BankTechFintech

JPMorgan says central bank digital currency could save corps $100B per year

A multi-currency central bank digital currency (mCBDC) network could potentially save global corporations up to $100 billion in transaction costs annually, according to a joint research report by JPMorgan and Oliver Wyman.

The report states that $23.5 trillion moved in cross-border transactions in 2020, with transaction costs adding up to $120 billion at an average of $27 per transaction. That cross-border volume should increase, with the global economy becoming more connected everyday and intra-region payments rising in importance.

For mCBDC to offer those savings opportunities, the report says four main requirements must be met during implementation, according to Finextra. These include building blocks (minting, CBDC redemption, FX conversion, settlements), roles and responsibility structure for financial institutions, design considerations for data and privacy, and governance framework.

“The case for CBDCs to address pain points in cross-border payments is very compelling,” Oliver Wyman partner of corporate and institutional banking Jason Ekberg said in response to the report.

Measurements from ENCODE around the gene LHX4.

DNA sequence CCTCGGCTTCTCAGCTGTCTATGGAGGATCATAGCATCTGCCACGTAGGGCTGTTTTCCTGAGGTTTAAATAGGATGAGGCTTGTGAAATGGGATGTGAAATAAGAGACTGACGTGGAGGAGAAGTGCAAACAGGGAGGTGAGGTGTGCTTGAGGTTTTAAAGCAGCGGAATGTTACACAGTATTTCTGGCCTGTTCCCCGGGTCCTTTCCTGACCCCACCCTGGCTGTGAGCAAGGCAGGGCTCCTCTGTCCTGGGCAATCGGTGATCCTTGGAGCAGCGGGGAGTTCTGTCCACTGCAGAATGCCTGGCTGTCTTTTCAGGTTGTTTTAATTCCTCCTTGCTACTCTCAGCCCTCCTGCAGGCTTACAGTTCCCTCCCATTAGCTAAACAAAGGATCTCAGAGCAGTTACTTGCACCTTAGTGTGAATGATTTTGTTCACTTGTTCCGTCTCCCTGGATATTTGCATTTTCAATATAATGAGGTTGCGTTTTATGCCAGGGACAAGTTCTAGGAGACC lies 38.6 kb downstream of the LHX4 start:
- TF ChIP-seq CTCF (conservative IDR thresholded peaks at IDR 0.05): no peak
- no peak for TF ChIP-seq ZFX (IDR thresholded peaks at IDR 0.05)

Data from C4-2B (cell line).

“The bulk of today’s wholesale cross-border payments process remains sub-optimal due to multiple intermediaries between the sending and receiving banks, often resulting in high transaction costs, long settlement times and lack of transparency on the status of the payments.”

The report acknowledged that a mCBDC-based network would challenge every sector of traditional banking, including commercial banks, payment operators, liquidity providers and payment operators.

However, the report states this same challenge would push new capabilities and opportunities for those same players and welcome new tech providers into the ecosystem.

“The development of CBDCs brings new tangible opportunities such as subscription-based mCBDC corridor access or smart contract-enabled cash management services,” JPMorgan global head of coin systems and Onyx Naveen Mallela said.

The ability to pivot effectively and quickly is key, and ultimately we aspire for a cross-border payments system that is transparent, inclusive and efficient for all parties across central banks, corporates and commercial banks,” Mallela said.

In other recent fintech news, Valon raised $43.9 million for its mortgage servicing platform, raising its valuation to $590 million. Klarna also launched its new super shopping app, reducing its reliance on partnerships and moving to become an end-to-end retail provider.

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